The church members warmly welcomed us to Detroit, asking us what brought us here and encouraging us to take as much food as we’d like. I have been to churches where a warm welcome often has subtle undertones of we’d-like-you-to-convert-or-donate-or-join-our-congregation, but this was different. These people genuinely wanted to know who we were, what we were doing for Detroit, and how they could make our experience better. Bryce, Ryan, and I continuously exchanged looks of incredulity. Their overwhelming kindness took us off guard, and it could not have come at a more important time.
Last Sunday came a day after the U.S. legalization of same-sex marriage. With some of my homosexual friends and family in mind, I could not have felt happier and prouder to be an American. Our DukeEngage group gleefully celebrated when we gathered after work, and I knew I would never forget this historic day. However, while we were celebrating, some Christians throughout the country were candidly expressing disapproval. To hear such dehumanizing beliefs made me wince as I thought of my friends. To many of my LGBTQ friends, the ruling was just one step in overcoming a staircase of inequality. After hearing what many outspoken Christians were saying, my fellow DukeEngagers and I began to question what it now means to label ourselves as “Christians.” While we were proud to be Americans that day, it was almost felt unnatural to say we were proud to be Christians.
That apprehension changed on Sunday. The Episcopal Reverend spoke with joy and support when discussing the SCOTUS ruling, stating that Episcopal leaders were preparing to formally welcome same-sex marriage within the church (the very next day, they actually did: http://www.nbcnews.com/video/episcopalians-okay-same-sex-marriage-475032131670). With the church’s support of the ruling and the unparalleled kindness we experienced, we could not have been more relieved to see this interpretation of Christianity on display. In fact, it reminded us that the media’s portrayal of modern Christianity did not tell the full story. Across the nation, most Christians have embraced the same-sex marriage ruling. Though this support has been extremely delayed, it’s been overshadowed by the outspoken voices of conservative Christians. In essence, only a small portion of the story is being told. It reminded me of another story that isn’t being fully told.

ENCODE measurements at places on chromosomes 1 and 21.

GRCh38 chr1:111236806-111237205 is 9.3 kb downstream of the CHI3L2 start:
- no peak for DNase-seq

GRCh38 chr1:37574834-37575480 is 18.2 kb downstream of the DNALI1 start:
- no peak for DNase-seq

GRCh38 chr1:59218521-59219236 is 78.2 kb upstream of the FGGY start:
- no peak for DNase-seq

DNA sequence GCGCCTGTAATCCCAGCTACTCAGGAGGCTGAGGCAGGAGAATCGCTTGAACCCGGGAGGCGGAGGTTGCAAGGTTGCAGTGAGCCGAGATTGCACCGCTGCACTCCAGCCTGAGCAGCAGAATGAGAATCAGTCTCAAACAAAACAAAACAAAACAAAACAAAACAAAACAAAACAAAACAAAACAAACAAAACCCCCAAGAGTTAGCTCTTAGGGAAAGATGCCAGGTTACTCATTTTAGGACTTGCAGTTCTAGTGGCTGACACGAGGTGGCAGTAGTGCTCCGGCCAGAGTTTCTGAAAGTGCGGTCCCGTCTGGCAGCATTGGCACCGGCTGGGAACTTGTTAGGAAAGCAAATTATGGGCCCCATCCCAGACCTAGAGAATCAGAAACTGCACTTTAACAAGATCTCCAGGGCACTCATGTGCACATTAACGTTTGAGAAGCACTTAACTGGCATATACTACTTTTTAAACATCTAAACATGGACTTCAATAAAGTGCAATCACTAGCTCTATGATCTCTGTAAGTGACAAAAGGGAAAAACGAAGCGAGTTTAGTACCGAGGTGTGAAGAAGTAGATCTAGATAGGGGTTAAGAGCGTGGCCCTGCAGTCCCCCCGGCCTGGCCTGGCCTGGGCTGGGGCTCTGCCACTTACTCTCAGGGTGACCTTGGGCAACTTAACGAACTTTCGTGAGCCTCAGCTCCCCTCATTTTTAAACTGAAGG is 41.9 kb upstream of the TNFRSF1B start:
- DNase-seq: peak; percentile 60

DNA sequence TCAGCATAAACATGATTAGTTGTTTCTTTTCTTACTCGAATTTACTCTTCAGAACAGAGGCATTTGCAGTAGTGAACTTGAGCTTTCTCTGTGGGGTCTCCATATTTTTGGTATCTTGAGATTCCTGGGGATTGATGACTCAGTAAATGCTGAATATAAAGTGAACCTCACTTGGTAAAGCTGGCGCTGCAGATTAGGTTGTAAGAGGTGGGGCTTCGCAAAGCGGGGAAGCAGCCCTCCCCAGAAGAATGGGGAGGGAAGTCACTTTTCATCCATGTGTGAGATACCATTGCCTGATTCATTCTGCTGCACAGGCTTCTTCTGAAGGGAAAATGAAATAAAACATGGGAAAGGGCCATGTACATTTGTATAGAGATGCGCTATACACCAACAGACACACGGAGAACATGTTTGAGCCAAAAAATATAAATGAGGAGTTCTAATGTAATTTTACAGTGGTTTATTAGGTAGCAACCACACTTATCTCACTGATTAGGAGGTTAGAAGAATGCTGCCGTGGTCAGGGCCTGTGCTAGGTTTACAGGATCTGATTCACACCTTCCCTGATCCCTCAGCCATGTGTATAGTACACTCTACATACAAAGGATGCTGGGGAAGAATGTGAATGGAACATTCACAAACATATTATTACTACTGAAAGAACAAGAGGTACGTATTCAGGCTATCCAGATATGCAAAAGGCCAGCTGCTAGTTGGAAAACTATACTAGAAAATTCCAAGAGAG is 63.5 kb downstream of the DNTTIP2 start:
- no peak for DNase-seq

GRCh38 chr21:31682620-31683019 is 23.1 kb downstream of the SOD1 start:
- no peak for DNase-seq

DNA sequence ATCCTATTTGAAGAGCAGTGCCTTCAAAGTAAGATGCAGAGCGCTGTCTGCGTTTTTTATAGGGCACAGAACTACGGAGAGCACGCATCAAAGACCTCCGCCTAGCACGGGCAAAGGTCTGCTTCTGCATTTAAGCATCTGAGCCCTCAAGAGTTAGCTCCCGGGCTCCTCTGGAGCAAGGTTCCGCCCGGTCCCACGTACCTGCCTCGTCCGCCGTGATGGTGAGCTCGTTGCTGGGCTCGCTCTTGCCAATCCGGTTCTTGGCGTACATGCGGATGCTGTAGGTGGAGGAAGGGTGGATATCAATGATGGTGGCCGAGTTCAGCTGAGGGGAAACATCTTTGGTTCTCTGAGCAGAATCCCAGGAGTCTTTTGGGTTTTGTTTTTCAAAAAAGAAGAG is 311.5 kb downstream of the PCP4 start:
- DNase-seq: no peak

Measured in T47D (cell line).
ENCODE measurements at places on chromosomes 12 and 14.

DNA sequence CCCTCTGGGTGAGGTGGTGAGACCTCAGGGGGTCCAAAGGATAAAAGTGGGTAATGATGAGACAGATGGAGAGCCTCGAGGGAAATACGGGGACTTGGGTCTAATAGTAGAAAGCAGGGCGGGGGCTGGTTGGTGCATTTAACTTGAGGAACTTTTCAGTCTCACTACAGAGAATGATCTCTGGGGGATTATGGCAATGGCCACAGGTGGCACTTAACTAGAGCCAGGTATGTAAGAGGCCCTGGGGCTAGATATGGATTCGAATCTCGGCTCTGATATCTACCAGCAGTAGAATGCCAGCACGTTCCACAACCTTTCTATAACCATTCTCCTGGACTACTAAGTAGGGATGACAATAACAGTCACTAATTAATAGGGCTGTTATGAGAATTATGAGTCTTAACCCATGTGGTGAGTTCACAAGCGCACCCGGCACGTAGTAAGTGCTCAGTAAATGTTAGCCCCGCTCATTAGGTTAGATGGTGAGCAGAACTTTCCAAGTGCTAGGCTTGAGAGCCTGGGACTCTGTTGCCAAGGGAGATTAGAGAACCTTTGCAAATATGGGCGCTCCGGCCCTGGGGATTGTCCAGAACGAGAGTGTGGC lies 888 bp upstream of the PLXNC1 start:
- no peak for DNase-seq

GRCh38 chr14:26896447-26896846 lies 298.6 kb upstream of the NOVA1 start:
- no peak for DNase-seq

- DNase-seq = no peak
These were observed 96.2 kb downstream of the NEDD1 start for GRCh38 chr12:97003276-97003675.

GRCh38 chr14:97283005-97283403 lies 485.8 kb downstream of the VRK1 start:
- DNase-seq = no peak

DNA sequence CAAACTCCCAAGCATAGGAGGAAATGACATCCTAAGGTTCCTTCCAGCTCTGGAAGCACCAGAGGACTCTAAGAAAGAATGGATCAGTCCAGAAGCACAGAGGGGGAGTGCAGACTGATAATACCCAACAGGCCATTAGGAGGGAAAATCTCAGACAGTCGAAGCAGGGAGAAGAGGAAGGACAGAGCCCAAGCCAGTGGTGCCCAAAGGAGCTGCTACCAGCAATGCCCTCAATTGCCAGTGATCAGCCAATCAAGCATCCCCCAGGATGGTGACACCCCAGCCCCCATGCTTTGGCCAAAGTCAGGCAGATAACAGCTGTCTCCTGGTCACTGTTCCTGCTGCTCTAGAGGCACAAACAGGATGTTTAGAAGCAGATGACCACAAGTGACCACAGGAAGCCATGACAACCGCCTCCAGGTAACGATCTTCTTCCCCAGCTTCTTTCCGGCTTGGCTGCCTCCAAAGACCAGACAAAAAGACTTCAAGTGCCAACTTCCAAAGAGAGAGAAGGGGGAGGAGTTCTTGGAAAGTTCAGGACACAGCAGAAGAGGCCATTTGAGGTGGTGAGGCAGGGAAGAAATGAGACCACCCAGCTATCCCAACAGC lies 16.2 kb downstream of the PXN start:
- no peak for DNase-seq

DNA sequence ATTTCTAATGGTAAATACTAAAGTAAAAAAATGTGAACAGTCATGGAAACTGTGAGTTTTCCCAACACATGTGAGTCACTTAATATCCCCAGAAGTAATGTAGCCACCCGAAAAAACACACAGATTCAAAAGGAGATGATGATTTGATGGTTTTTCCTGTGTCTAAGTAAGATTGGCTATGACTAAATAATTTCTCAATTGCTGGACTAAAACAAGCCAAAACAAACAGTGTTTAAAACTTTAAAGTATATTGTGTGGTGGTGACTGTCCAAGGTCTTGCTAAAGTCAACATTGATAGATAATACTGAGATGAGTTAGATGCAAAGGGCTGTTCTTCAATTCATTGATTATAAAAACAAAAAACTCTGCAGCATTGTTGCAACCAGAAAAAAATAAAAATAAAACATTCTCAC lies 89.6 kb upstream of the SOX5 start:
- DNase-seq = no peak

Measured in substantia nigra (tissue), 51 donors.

Ultimately, our experience on Sunday brought Detroit back to the forefront of my mind. Detroit is a city that only gets part of its story told by the modern media, yet it has an incredible history and culture. The city serves a diverse range of interests, from a scenic Riverwalk and a modernized shopping district to several revitalized college campuses and a city-wide bike ride each week. While the city houses the second-largest theater district and the sixth-largest art museum in the country, the architectural novelties of the Renaissance and Fisher buildings give Detroit its own flavor. Overall, Detroit offers much more than an outsider would ever know. I’m just glad I can tell part of its untold story.